Monday, March 12, 2012

Sunspot Update

It was another sunny, warm day today, so I took the telescope outside to look for sunspots again. This time, I used photo paper to try to get a smoother surface for the projected image. I also made a collar for the telescope out of black foamboard to make the image easier to see and photograph. Unfortunately, the telescope itself was pretty shaky today, so the only really clear photo I got was this one, which is at enough of an angle to distort the circle of the sun.

Something else I was curious to see was whether the big sunspot from yesterday had moved with the sun's rotation. I think it is, indeed, a little closer to the left edge of the sun. What do you think?

If you look closely, you can also make out two sunspots that were not visible yesterday. They are on the right side, just above and below the height of the large spot on the left, and lined up one above the other.

Considering I didn't have to leave my front porch to do this celestial viewing, I think it's pretty awesome!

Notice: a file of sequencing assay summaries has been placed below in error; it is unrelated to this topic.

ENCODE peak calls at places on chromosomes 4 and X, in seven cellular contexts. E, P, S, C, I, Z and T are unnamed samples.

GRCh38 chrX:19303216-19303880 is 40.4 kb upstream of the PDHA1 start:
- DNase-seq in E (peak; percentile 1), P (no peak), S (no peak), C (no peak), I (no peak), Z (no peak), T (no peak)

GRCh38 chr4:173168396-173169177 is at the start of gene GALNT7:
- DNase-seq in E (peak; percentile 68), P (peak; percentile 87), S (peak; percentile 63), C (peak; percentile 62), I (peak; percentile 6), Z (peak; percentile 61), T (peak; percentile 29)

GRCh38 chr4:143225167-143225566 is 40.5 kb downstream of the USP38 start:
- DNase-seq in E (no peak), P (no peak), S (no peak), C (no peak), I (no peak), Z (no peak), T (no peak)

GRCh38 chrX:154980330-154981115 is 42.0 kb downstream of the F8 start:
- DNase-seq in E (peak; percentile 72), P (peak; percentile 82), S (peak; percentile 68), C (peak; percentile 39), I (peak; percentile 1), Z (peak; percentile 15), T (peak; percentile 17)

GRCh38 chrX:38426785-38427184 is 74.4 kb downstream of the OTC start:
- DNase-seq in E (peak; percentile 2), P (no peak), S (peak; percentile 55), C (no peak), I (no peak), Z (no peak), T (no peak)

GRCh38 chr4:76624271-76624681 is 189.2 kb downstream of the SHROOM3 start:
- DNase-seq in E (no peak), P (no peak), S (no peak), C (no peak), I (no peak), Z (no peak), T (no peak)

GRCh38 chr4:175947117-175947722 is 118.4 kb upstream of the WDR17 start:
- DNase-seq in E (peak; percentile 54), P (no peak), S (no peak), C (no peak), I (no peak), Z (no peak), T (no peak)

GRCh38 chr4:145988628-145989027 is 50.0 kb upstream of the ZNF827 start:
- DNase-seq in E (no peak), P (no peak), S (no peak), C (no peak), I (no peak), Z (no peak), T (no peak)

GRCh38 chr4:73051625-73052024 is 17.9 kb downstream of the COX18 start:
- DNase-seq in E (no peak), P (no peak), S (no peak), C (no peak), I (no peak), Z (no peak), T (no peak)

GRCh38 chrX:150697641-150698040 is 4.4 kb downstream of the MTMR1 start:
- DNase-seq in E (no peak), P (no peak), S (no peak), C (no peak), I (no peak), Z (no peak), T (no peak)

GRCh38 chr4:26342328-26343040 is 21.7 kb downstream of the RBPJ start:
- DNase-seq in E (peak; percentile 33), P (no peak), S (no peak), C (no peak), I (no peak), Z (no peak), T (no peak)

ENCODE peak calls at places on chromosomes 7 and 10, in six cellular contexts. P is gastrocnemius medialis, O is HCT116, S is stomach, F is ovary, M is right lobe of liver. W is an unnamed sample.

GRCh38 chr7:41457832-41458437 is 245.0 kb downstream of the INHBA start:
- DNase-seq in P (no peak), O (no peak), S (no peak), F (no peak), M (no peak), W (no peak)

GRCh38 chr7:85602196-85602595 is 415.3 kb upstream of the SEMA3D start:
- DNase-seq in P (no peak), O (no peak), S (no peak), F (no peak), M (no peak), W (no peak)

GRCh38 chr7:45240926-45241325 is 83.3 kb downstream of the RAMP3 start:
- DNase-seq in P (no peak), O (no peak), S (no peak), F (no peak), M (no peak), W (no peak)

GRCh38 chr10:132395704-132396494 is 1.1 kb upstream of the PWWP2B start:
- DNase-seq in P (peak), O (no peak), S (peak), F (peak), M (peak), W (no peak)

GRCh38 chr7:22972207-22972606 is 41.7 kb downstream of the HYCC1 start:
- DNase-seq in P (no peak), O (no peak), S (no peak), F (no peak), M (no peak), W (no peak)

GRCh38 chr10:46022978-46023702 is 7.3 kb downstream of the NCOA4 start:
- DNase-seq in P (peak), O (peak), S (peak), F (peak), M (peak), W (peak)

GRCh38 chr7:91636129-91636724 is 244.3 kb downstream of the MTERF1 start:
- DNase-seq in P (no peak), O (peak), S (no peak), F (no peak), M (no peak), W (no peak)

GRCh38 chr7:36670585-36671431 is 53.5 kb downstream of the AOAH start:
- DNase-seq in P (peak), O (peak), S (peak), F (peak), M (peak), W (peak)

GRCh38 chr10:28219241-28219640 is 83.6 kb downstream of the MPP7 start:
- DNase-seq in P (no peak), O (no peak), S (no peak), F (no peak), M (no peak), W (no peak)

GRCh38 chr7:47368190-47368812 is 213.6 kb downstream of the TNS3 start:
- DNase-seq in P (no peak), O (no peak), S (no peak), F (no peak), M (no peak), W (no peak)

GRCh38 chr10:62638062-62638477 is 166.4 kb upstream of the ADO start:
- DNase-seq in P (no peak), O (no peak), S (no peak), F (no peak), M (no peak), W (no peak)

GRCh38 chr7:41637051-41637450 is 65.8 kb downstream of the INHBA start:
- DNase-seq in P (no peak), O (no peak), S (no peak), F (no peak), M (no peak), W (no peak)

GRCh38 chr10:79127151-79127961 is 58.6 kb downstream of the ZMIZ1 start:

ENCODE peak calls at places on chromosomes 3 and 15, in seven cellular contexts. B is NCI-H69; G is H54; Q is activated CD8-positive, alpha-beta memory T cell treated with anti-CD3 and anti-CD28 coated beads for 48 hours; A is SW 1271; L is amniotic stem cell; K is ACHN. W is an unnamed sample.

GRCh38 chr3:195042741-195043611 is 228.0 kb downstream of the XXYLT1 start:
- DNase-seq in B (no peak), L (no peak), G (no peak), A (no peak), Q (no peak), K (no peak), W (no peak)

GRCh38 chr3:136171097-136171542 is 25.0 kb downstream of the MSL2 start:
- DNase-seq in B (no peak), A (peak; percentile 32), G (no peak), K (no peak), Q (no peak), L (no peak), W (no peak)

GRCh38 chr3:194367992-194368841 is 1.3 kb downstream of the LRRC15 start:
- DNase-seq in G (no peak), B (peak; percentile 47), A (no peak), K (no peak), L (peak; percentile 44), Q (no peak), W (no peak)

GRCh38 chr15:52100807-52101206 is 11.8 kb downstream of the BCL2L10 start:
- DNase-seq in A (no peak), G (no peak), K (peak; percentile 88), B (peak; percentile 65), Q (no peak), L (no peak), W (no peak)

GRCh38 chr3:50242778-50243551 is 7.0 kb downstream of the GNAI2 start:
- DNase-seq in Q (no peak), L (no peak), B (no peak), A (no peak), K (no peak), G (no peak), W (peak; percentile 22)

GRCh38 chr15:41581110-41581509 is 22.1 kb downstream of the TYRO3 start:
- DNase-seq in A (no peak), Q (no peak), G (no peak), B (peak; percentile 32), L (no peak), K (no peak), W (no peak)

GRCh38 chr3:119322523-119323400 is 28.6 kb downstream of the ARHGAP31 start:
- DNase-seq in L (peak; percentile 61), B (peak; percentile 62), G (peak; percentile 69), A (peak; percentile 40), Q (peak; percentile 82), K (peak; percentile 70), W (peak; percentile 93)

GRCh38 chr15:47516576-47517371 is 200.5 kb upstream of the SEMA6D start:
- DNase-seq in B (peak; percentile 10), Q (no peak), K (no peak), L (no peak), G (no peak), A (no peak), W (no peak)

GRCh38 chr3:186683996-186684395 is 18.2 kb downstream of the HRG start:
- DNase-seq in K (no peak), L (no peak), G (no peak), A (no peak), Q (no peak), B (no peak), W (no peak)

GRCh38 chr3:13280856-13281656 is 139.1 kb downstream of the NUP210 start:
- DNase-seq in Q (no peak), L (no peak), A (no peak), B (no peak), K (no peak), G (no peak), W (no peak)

Last year we tried and failed to use our Galileoscope to see sunspots. There were two problems: there were no sunspots to see that day, and we had the telescope pointed the wrong way!

With news of the massive solar flares heading towards Earth this past week, I decided to give it another try. I read over the directions on again and corrected our mistake with the setup. Success!

Go to my blog post on GeekMom to see how we did it.

Wednesday, March 7, 2012

Grains of Salt and the Formation of Planets

We've been watching the Discovery Channel series How the Universe Works. While a bit light on content and a tad repetitious, it also features amazing animations and lots of actual images we hadn't seen before.

One of the most interesting factoids involved a casual experiment on the International Space Station that solved the mystery of how planets form. Watch the clip above to find out!